neversaybadmomagain_sized

Recently, I sat on a park bench with a friend trying to get our kids to eat a wholesome snack. A mom of three, she had come prepared; as she shook up a bottle for her newborn, she used the other hand to swiftly remove several snacks in tidy plastic bags for the toddlers. Crackers, cheese sticks, yogurt pouches. Two of each, so both kids could snack away without envy. I gestured in the direction of the Halloween-themed pack of Goldfish crackers I’d tossed in my tote on the way out the door, the only snack I had on hand and joked, “I’m such a bad mom.”

I was being funny, but later I looked back at the moment and wished I hadn’t said it. Though it wasn’t the first time I’ve been (joking or not) hard on myself when judging my status as a mom. From running out of diapers to missing an enrollment deadline for dance class, I have written myself off as “such a bad mom” way more times than I can even count or recall. And that day of the bench snacks it kind of hit me: Underneath the joke is a nagging lack of confidence that I really need to work on. Which is why I won’t be saying it anymore.

Because here’s the thing: As the saying famously goes, kids don’t come with a user’s manual. When we came home from the hospital with our 4-day-old daughter born via emergency C-section, my husband and I looked at her and from one piece of expensive baby gear to the next before turning back toward each other and asking, “What now?” It took us a while to get in a groove, but we found it slowly. With each month and milestone that passed, we would learn something new and have to scratch an old method in favor of an updated version.

All along my husband has taken this educational journey in stride — he learns by messing up and he’s able to laugh at himself without judgement. When our daughter was really tiny and he figured out he could only get her to stop crying by being in constant motion, he bundled her up, strapped her in a carrier, and set out on hours-long walks so I could get some headspace. I remember marveling at his confidence. “Well, what if she gets hungry and starts crying?” (I was breastfeeding), I would ask. His response? “We’ll come home.” Well, duh.

But as an overprotective and overly self-critical new mom, I feared taking her anywhere that might end in tears. I worried people would look at me and judge me for having a baby outside in the cooler months. I worried I would be thought a bad mom if we went even 10 minutes past our 2-hour feeding window. Worried, worried, worried. My husband, as a dad, had (and still has) a different reality. If he messes up, or pushes the limit, he reels it in and does something different the next time. He’s made plenty of mistakes, of course, but I’ve never once heard him say, even jokingly, that he’s a “bad dad.” So what’s up with me, then?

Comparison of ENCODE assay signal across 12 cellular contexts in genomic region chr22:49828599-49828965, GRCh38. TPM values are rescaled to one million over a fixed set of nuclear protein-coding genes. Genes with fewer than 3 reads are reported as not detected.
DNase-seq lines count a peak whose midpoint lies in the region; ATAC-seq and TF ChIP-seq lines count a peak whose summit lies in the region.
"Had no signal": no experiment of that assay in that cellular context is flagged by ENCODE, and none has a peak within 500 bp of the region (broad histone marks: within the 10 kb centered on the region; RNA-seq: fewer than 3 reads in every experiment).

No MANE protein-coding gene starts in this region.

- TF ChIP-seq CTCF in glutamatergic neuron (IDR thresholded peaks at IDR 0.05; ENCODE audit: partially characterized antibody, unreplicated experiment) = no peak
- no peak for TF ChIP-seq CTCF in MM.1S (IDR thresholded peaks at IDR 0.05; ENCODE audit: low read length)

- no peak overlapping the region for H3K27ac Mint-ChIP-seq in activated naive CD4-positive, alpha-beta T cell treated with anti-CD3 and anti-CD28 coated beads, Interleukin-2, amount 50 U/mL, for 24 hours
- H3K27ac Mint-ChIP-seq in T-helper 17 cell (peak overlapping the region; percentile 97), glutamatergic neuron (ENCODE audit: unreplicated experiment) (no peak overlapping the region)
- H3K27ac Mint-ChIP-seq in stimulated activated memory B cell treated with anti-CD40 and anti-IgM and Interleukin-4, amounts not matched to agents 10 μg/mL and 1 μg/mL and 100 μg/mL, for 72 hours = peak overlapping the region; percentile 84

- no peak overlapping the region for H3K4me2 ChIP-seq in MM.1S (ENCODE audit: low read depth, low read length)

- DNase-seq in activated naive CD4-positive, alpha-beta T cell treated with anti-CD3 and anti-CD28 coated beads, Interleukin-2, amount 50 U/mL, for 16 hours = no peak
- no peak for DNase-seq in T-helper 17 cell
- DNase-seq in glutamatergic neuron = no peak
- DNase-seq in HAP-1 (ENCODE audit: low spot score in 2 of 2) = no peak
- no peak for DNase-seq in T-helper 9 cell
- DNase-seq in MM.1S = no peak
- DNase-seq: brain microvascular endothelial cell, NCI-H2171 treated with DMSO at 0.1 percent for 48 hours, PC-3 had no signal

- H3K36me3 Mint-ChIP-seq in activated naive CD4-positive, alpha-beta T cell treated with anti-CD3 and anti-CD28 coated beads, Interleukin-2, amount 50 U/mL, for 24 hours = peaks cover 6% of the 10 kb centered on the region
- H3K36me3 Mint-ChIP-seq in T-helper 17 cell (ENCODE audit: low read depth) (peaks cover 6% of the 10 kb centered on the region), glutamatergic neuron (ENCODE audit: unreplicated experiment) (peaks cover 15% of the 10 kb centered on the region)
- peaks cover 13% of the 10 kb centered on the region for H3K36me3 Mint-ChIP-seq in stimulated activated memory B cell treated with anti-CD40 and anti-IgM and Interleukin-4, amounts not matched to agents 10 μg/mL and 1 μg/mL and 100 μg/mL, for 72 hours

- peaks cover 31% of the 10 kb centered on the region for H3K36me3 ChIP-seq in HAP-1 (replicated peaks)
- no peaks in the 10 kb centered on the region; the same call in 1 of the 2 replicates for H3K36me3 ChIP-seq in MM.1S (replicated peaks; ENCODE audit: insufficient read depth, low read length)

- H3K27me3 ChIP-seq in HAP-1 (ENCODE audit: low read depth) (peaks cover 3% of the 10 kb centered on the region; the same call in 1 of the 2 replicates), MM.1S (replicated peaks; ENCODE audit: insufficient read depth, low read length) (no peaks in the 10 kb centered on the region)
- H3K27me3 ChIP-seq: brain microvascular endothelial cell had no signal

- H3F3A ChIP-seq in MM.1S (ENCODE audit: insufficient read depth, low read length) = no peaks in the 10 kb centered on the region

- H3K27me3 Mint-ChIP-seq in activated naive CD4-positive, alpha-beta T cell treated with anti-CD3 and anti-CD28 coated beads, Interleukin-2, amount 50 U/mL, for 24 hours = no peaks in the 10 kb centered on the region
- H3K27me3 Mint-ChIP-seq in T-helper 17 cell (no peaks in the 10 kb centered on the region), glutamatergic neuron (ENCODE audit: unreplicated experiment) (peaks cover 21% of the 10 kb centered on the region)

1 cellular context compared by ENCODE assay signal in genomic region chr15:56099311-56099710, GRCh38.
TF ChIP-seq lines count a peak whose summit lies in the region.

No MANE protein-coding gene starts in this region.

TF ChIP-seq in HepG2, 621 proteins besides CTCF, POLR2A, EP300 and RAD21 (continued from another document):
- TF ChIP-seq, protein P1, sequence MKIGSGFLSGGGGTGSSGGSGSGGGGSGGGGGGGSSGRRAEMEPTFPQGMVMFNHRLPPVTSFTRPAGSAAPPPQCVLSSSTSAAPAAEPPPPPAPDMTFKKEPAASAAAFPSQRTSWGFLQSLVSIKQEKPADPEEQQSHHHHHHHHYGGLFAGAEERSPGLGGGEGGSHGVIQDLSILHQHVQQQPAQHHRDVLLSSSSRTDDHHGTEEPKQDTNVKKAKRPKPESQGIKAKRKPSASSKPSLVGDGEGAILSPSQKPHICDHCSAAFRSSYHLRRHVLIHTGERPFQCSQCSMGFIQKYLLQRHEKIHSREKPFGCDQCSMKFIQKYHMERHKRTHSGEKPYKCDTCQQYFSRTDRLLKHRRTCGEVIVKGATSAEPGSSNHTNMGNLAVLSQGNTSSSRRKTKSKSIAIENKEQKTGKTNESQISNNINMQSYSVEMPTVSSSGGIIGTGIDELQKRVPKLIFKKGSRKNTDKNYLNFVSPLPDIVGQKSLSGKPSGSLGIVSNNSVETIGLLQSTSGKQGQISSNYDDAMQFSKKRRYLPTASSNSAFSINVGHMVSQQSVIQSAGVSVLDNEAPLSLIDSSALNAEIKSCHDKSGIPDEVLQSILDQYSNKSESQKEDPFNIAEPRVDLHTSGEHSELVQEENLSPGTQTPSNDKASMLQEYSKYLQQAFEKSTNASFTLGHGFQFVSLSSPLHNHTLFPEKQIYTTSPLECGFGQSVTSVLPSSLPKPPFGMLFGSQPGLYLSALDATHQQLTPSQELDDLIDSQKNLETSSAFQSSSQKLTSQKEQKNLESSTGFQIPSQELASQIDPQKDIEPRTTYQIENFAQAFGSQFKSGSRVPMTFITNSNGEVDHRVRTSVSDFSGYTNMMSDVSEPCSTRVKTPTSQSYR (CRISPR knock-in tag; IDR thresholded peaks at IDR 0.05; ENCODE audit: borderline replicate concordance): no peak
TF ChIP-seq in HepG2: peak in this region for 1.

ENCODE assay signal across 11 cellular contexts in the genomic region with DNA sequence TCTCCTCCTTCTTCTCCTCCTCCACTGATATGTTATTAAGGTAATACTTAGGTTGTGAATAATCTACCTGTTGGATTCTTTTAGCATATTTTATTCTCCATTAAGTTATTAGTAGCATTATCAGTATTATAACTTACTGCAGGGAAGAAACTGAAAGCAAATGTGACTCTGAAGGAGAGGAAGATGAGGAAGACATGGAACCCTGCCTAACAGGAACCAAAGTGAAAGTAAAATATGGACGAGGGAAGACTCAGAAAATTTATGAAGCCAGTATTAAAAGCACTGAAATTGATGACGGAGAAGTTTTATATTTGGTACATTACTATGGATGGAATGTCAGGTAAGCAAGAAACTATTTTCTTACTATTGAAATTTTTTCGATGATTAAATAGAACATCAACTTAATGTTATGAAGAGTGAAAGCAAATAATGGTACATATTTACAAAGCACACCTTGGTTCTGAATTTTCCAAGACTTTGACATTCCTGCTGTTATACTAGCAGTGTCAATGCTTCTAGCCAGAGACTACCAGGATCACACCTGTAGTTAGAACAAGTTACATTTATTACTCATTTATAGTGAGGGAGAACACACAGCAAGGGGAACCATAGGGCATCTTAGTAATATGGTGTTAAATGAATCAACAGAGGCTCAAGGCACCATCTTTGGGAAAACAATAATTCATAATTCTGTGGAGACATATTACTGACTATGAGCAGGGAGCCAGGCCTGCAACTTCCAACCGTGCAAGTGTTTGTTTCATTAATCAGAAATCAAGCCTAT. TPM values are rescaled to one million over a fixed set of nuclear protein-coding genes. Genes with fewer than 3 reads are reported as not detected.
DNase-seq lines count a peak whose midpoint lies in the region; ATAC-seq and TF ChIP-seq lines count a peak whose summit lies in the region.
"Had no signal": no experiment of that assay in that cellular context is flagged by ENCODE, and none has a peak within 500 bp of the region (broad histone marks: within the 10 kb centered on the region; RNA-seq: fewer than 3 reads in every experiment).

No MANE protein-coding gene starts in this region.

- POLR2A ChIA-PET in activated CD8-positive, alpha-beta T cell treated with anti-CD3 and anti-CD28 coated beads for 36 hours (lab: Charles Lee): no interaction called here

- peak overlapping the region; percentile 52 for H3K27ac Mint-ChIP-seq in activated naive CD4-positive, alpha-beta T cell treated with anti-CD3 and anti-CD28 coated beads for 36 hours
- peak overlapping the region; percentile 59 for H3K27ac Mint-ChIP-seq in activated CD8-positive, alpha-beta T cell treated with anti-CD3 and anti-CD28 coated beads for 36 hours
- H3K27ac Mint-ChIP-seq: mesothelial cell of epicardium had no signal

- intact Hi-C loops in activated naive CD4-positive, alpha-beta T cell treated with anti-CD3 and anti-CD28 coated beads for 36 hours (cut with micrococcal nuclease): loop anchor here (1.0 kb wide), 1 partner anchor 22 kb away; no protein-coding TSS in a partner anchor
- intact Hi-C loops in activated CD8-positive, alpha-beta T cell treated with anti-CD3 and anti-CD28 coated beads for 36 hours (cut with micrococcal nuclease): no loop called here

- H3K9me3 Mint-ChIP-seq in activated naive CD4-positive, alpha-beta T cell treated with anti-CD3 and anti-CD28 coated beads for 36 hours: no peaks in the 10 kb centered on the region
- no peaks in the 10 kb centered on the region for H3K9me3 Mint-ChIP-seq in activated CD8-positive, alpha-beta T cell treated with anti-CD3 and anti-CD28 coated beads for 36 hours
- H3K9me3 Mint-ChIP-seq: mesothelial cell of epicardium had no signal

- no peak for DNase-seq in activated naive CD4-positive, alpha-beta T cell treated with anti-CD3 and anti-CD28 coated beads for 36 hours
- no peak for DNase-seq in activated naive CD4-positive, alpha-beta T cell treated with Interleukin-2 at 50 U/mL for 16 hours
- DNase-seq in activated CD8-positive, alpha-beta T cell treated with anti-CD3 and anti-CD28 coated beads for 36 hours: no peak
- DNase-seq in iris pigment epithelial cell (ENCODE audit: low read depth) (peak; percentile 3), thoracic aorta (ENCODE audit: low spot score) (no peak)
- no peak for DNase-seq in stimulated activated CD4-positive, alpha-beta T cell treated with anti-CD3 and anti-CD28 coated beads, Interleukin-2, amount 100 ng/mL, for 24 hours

I won’t do the easy thing and blame “society” or mom culture, but I’ll go out on a limb long enough to say, I think we moms in general are too hard on ourselves — and each other — these days. The fact that there was a movie released this year called Bad Moms says a lot about the pressure on moms to be perfect, even though it was a comedy. But moms are just humans and by definition will never be perfect. This doesn’t mean we’re bad, just flawed.

There are bad moms out there, sure. Moms who neglect or abuse their kids. Anyone taking the time to read this post, let alone joke about themselves being a bad mom, is probably not one. You’re probably just like me: a human being trying to raise other human beings with solid morals, healthy bodies, and happy hearts. It sounds simple, but it can be tough stuff. We will make mistakes. We will pack too few snacks or miss play dates. Our kids will catch colds and our produce will sometimes go bad before it gets eaten.

It won’t always be little stuff like under-stocked diaper bags or showing up at practice with the wrong shoes in hand. There have been times when I’ve yelled at my daughter and cried later on about what a bad mom I am. Then I see the joy all over her face as she reaches for me after her nap and remember that I’m not a bad mom at all. I’m a good mom who had a bad moment. It wasn’t the first bad moment and it surely won’t be the last, but I’ll never call myself a bad mom again, and it isn’t just about me anymore.

I am raising up a little girl who will make mistakes in her life. She will forget things, break things, and speak harshly or out of turn. She will be defeated, get a bad grade, lose a friend. Her life will not be perfect. I need to raise her with the confidence to know that she is not defined by her mistakes; instead that she grows from them.

I don’t ever want my daughter to think that she’s a bad friend, person, or mom — and she’s learning from me. I want her to know that I have enough confidence in myself to accept my flaws and errors, learn from them, and move on. That I don’t judge myself or define my success as a mom or a person based on the bad moments. That’s why I’ll never call myself a “bad mom” again, even as a joke. My daughter deserves better than that, and I realize now, so do I.

Photo: Getty